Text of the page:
As with the rest of the range (except the Samsung), the Dell visor doesn’t have built in headphones, so you have to supply your own. This decision was probably taken because many people already have a favorite set of headphones. But the downside is that if your favorite headphones happen to be large or bulky, then you may find them competing with the headset for space.
VERDICT: Best aesthetic design. Would be our joint favorite, but for the lack of hardware IPD calibration and proximity sensor.
HP - Mixed Reality Headset and Controllers
The first thing we noticed about this headset is that whereas the Acer looks a bit like the Sony PSVR and the Dell looks almost Apple-like (or space-age), the HP and Lenovo look remarkably like each other and they - together with the Samsung - are more conventional in their appearance. Or to put it another way: the HP, Lenovo and Samsung don’t look too different from the Vive and Rift.
The HP can connect to any PC with Windows Mixed Reality or Windows Mixed Reality Ultra. With the latter you get a better field of view (100° - as distinct from 90° with regular Windows Mixed Reality).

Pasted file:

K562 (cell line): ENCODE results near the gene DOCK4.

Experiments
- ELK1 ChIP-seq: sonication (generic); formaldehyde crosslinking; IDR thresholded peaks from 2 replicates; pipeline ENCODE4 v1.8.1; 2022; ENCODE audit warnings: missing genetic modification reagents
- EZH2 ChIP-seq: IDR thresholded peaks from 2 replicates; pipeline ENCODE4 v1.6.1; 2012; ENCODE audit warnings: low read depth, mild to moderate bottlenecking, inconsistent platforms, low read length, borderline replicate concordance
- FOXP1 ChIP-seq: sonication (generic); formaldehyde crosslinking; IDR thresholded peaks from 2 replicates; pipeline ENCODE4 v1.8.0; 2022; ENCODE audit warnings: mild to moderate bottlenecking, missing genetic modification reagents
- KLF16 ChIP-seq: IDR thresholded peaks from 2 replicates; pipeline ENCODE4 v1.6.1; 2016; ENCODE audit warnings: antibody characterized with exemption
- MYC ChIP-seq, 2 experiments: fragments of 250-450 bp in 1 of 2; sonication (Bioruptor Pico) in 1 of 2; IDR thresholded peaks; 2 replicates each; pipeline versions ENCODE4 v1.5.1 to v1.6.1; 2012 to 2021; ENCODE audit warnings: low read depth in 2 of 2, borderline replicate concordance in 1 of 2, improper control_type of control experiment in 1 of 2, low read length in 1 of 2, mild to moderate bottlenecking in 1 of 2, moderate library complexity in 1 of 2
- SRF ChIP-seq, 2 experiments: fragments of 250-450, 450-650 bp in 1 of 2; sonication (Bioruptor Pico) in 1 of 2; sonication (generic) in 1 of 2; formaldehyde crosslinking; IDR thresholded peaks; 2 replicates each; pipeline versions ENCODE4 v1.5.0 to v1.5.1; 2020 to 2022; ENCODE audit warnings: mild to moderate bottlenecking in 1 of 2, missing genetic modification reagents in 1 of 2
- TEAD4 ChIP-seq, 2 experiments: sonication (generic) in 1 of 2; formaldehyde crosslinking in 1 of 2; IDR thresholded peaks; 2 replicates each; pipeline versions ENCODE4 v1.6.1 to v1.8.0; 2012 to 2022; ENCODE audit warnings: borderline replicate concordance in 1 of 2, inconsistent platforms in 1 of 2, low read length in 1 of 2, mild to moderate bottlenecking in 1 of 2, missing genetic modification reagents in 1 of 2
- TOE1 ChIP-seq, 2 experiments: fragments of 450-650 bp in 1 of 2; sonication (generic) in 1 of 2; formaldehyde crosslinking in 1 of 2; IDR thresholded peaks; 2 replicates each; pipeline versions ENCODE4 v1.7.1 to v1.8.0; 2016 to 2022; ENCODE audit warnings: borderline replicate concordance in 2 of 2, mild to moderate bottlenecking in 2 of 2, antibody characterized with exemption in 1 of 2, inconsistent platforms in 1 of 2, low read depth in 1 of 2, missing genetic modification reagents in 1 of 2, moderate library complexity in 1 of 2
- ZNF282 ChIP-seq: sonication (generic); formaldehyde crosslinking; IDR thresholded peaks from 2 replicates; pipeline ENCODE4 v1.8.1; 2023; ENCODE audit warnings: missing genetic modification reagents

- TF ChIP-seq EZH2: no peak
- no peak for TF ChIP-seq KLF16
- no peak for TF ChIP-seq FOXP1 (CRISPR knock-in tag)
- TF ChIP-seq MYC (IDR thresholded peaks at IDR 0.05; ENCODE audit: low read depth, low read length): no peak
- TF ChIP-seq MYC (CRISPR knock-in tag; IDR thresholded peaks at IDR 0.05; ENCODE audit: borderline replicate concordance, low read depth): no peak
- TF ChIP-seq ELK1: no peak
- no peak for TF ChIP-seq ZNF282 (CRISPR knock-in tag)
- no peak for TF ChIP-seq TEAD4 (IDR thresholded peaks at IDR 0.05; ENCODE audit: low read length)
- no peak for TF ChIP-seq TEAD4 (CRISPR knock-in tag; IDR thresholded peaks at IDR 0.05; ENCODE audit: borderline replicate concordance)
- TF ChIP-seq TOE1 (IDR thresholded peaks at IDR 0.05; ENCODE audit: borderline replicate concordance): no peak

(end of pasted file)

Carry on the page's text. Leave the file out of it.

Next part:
It can connect via either HDMI or the more powerful VESA Display Port. Please note that Display Port 1.2 can support both the 60 Hz (Windows Mixed Reality) and 90Hz (Windows Mixed Reality Ultra) refresh rates. But with HDMI you need HDMI 2.0 for 90 Hz or HDMI 1.4 for the 60 Hz. The headset comes with a combined USB-HDMI cable that splits at the end into its respective components.
Technically, the HP headset has the same specs as all but one of the others in the range. 1440 x 1440 per eye, choice of 60 Hz or 90Hz refresh (depending on whether the app and hardware are WMR Ultra or just plain old WMR), 3.5 mm combo jack for external headphones. Tracking by gyroscope, accelerometer and the tracking cameras. There is a proximity sensor so that it knows when you are wearing the headset.
The HP fits around the head like the Dell and tightens with the same wheel at the back. The visor portion can be flipped up and down like the Dell. This has been compared to a welder’s face mask. One of the problems is that HP have used quite a lot of padding on the face mask. Far from preventing or absorbing sweat, this seems to encourage the buildup of sweat and causes condensation and fogging up. This is in complete contrast to the Dell which is well-ventilated.
Another problem is that the HP is quite heavy, weighing almost twice as much as the Acer. This may not be a problem for everyone, in fact it means that the headset is sturdy. But some people find it easier to forget that they are wearing a headset if it is light. On the other hand, the headset is big enough to accommodate glasses, without having to worry about the glasses bumping against the lenses of the headset.